Dr. MacLean: I would probably also say yes, the Bill can help to hit that target in conjunction with the Planning Bill and in conjunction with something similar being done in Scotland. There is the proviso that we believe that the transmission arrangements are inappropriate, particularly to do with access and the codes structure for dealing with that. The initial work that is being done between the Department for Business, Enterprise and Regulatory Reform and Ofgem is already beginning to recognise that there may need to be legislative changes to ensure access. Again, on the basis of the European Commission statement on priority access for renewables, we must ensure that those that have got planning permission can connect to the system and that others are encouraged to do so.
I am generalising, but given those caveats, you have basically said that the Government have hit the right mark with the Bill in terms of renewables. Changing the question slightly, in terms of the Government’s desire to cut carbon, will the market and this legislation allow us to hit the carbon target?
If in the Climate Change Bill there is a 60 per cent. carbon target—or possibly an 80 per cent. target, if those people who are pressing for it get their way—is there any way that that could be delivered without a significant nuclear component? If that is the case, do the legislation and the market point us in the direction of delivering that target?
Dr. MacLean: The big thing in the carbon reduction equation is to recognise that we must take two parallel approaches. The first is to manage and reduce our consumption and the second is to decarbonise the residual supply of that demand. There is usually far more focus on the latter than on the former approach of getting the demand side to be better managed. That happens across the whole package.
We are talking about an energy Bill, but we have talked almost exclusively about electricity. Heat is another important aspect in reducing carbon and in hitting the renewables targets. We feel that the Bill could have done more to introduce incentives for renewable heat. At the moment, there is a perverse incentive to develop solutions for electricity rather than for heat. Quite often, it would be better to channel that investment into a heat solution rather than an electricity one. We need to get to grips with the demand side. We need to make sure that we are looking at energy across all its facets. In that respect, there are gaps in the Bill that will need to be filled at some time in the near future.
Just to come back to what Dr. MacLean said about constraining demand, I suspect that some of our witnesses later today or in the next session will tell us that if we had loads more energy efficiency, we would not need nuclear. My quick mental calculation—if this is wrong, forgive me—is that if the economy grows by 2 per cent. a year between now and 2050, the economy in 2050 will be about two and a third times the size that it is today, so even if we put in place energy efficiency on a scale that could constrain that, it is likely we would still need as much energy in 2050 as we are producing today, perhaps even more.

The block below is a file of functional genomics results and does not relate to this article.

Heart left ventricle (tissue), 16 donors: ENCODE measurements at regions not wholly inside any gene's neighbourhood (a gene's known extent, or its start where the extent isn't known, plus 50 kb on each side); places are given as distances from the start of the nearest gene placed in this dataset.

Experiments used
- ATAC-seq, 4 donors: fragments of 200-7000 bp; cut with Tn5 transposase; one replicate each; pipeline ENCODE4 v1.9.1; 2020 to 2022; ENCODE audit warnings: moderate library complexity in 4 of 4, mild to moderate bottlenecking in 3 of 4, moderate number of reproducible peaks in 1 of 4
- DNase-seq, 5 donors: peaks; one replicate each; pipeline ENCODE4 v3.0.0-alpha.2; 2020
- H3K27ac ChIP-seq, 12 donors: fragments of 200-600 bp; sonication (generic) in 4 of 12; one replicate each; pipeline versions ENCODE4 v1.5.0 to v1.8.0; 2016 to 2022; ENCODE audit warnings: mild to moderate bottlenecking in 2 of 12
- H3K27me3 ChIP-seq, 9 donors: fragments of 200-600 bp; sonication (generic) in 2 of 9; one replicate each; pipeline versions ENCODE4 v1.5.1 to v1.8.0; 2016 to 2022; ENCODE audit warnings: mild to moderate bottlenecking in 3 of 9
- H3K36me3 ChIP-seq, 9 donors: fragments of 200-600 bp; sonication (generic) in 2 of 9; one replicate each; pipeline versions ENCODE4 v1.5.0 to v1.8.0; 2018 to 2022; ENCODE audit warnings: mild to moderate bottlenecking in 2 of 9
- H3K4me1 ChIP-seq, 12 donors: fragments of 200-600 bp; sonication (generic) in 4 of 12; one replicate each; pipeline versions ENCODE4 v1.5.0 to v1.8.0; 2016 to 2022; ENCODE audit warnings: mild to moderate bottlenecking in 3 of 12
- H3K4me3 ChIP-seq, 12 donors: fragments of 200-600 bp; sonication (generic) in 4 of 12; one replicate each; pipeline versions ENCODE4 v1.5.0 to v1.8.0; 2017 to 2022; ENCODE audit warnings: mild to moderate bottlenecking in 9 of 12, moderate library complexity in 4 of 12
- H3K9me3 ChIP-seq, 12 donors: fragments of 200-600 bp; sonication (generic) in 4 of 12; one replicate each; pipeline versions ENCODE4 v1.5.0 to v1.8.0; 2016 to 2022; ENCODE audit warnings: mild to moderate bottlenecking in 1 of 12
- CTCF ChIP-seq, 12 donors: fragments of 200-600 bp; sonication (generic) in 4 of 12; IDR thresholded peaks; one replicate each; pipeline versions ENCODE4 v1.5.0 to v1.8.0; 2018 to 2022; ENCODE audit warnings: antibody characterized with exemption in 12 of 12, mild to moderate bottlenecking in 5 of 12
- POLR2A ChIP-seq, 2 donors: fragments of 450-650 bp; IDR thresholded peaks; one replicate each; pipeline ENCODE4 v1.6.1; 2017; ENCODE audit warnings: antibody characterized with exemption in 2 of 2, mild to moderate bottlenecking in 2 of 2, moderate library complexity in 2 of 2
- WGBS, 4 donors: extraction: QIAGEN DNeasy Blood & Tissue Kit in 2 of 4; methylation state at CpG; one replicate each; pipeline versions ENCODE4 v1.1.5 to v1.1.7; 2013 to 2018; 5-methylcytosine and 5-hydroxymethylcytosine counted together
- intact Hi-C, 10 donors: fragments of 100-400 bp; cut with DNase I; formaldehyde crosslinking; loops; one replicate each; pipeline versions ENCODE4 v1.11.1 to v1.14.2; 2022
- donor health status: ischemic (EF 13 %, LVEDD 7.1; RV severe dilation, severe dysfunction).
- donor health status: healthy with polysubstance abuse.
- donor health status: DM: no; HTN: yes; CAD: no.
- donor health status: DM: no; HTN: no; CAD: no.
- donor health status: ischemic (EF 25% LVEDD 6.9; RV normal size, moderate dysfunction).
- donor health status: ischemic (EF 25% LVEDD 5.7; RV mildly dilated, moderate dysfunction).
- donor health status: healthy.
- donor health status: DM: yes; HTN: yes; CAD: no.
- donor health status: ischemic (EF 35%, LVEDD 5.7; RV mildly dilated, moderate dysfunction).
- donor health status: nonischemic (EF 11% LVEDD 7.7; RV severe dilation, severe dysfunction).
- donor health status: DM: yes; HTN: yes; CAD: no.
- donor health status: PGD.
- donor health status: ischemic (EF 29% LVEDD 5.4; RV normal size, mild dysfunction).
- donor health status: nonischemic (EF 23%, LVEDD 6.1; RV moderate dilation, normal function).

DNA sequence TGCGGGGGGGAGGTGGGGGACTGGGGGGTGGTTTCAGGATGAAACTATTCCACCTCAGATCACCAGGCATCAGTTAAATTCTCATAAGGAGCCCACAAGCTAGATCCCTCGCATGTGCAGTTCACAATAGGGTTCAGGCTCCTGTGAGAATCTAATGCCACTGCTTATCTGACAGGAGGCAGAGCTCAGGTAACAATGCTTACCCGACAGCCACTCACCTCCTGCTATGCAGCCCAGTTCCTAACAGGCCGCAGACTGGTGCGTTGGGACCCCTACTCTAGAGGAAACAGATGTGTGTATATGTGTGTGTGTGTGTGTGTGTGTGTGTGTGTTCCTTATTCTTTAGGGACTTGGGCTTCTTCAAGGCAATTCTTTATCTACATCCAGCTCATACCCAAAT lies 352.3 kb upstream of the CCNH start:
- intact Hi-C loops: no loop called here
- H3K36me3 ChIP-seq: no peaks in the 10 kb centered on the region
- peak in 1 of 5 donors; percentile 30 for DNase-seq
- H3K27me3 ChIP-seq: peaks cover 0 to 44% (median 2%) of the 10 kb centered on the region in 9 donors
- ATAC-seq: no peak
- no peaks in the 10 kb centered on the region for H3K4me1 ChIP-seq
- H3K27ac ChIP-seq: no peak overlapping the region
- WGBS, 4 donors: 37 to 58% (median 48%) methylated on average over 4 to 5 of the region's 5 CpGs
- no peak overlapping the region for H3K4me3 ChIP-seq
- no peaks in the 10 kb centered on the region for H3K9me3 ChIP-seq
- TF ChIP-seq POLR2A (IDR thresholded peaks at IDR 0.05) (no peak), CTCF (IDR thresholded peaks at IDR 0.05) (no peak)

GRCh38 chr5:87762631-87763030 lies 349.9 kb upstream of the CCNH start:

Sara Vaughan: There are also some solutions that may involve the need for more electricity. For example, if you are looking at something like zero-carbon homes, you cannot capture the carbon that is emitted from a gas boiler, so you have to be looking potentially at some sort of electrical heating, but doing that from what is a zero-carbon source. If we are looking at the transport sector and perhaps at transport that is fuelled by hydrogen, again that would entail a large electricity demand in order to do the conversion. Energy efficiency, as Keith said, is part of the mix, but no, it is absolutely not enough on its own.
So given all the effort that will have to go into meeting that target, which I am sure we will come back to one day, the reality is that if we want to start producing hydrogen and moving to a hydrogen economy, there will have to be an even bigger component from nuclear energy than we currently envisage.
Dr. MacLean: On renewables, hydrogen could quite easily be produced by any of those. I do not think the issue is producing the hydrogen. I think there are a couple of chemists among us here who will have done that a few times in our lives before. The problem is the storing and transporting of hydrogen, which is a much bigger challenge.
Dr. MacLean, you were talking just now about the elements of the Bill that you felt had been overlooked in terms of renewable heat. Could you write to us to give us more detail about what you feel should be included in that respect?
Thank you for a brief question and an even briefer answer. I thank our witnesses again for attending and answering questions. That brings us to the end of this morning’s session.